Some analysts see the failure of northern Uganda programmes in the conceptualisation, its wide coverage including areas outside the heartland of the insurgency and corruption, which they want fixed before implementation of the fourth phase of Nusaf, an arrangement in advanced stages.
Mr Christopher Opio, the Gulu District chairperson, said Nusaf I, for instance, “failed because the project was not being monitored and all of the other programmes never had value-for-money”.
“Most projects lacked monitoring and supervision, which paved way for corruption, hence the intended beneficiaries were left out,” he said, adding, “Strangely, people who are supposed to give the services to beneficiaries turned into beneficiaries themselves. It sounds weird, but that is what happened.”
His views corroborate the findings of an independent study. A 2019 research conducted by Advocates for Research in Development (ARiD) on the performance and impact of Nusaf III in Pader and Agago districts, highlighted technical and strategic failures in the programmes characterised by politics and corruption.
In the Lamiyo Sub-county of Agago District, for example, where eight groups benefitted, the programme remained constrained by interference from politicians, the researchers reported.
“While the project guideline demanded that beneficiary groups should be selected based on wealth ranking such that only the poor are selected, politicians influenced the process to fix groups that would [offer] kickbacks,” the report reads in part.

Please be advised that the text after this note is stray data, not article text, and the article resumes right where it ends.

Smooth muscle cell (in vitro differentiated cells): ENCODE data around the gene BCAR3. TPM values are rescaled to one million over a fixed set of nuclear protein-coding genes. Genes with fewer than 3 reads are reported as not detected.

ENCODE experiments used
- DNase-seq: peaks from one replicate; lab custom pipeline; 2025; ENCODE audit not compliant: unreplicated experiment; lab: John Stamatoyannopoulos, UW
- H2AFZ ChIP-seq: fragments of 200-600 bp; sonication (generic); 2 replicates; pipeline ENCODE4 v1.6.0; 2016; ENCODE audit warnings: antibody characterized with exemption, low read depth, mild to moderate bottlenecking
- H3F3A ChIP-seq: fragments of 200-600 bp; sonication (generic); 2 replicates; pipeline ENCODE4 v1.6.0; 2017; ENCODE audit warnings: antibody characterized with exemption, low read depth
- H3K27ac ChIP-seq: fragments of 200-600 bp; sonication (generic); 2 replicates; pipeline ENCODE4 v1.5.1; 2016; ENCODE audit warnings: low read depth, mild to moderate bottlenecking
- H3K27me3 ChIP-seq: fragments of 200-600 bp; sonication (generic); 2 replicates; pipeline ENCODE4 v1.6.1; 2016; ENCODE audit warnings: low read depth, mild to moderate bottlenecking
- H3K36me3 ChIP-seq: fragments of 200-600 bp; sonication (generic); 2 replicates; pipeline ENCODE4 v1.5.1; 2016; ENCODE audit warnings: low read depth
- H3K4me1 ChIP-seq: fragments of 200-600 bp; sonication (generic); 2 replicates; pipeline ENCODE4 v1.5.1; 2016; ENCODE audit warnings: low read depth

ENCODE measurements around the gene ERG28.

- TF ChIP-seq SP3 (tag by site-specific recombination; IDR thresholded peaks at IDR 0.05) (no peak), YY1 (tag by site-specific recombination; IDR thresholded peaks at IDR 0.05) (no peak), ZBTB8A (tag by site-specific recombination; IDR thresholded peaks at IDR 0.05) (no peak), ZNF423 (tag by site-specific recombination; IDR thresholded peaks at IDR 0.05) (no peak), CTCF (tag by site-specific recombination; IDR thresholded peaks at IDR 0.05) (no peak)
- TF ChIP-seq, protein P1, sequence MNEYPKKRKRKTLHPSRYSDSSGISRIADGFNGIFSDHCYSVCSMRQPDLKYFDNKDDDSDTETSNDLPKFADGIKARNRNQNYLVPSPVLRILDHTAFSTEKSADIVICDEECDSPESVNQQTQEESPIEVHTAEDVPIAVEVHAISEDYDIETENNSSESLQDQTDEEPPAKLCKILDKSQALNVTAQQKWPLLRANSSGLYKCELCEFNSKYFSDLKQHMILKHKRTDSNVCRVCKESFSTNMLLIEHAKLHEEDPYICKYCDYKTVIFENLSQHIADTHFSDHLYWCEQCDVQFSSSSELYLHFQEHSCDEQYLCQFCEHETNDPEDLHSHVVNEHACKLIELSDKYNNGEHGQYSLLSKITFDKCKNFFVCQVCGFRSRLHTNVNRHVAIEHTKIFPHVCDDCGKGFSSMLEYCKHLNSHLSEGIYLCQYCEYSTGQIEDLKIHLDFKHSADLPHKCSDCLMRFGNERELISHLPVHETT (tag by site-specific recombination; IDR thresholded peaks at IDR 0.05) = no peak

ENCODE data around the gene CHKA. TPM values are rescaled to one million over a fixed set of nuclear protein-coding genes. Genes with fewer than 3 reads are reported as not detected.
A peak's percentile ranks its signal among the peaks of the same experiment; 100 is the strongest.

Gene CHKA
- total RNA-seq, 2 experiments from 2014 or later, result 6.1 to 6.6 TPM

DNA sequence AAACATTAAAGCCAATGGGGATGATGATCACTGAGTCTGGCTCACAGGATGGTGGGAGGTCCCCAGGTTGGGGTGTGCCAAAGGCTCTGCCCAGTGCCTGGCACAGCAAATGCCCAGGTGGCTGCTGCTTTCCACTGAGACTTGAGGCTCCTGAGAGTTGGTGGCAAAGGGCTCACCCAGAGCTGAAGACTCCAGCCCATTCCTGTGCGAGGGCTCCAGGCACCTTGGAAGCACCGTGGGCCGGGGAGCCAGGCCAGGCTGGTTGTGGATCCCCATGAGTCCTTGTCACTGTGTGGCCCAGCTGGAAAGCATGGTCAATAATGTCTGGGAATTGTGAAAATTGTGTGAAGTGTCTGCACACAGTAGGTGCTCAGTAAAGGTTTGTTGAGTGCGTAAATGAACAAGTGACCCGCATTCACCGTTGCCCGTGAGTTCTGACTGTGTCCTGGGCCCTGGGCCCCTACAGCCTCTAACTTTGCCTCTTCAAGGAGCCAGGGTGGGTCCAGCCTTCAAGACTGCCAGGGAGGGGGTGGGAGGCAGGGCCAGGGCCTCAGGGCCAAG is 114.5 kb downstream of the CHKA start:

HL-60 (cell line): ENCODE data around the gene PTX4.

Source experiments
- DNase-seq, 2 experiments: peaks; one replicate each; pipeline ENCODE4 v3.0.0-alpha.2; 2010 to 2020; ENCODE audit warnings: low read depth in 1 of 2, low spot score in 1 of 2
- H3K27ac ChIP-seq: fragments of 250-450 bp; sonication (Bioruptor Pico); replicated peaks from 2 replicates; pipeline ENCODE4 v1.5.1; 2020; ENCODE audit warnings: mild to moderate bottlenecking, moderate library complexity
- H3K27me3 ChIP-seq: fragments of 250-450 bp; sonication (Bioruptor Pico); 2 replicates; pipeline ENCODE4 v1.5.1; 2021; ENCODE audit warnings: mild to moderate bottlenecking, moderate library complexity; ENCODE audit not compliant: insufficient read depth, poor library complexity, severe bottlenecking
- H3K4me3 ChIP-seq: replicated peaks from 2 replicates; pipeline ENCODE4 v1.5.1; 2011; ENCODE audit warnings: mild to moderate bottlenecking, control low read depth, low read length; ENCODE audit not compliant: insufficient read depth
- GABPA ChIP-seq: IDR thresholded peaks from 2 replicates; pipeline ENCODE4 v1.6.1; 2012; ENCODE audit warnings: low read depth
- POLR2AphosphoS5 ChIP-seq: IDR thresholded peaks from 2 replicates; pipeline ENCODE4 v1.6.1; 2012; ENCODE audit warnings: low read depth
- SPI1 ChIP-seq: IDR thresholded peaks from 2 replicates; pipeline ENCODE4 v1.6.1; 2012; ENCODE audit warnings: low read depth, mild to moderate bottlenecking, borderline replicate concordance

The researchers found that during the selection of beneficiaries, local councillors forced their way and influenced the picking of qualifying groups.
“There was also disagreement between the groups and the technical officers. This [was] a result of underestimation of the cost of investment projects like opening community access roads and in some cases, beneficiaries ended up receiving only a single animal/ox instead of a pair,” the report authors noted.
Whereas a total of 20 groups had benefitted from Shs2.3 billion disbursed under the programme by 2019, in Pader District, Shs3.3 billion was disbursed to fund a total of 144 projects, highlighting mismatched spending priority.
Asked about these anomalies, the State Minister for Northern Uganda, Ms Grace Kwiyucwiny, said mistakes of the past will not be repeated in Nusaf IV which the World Bank will fund to primarily focus on promoting cash crop production in the region.
“The government still has affirmative action for northern Uganda; Nusaf IV will soon be launched … [to] entirely target to move people out of poverty through commercial agriculture [and] agro-processing,” she said.
According to Ms Kwiyucwiny, the government will support commercial farmers and introduce several cash crops to the farmers in northern Uganda as alternatives to subsistence production of cereals.
The minister added: “[The] government has already registered big farmers in every district of the region, the north can grow coffee, which is more lucrative than any of these crops we are growing now. Besides, macadamia and palm oil will be introduced. Palm oil has changed Kalangala Island and it can potentially change northern Uganda.”
The government’s own review showed interventions were de-linked due to the lack of an overall strategic framework, and the development perspective adopted assumed normal functioning of state authority in the area, which was not the case in post-conflict northern Uganda.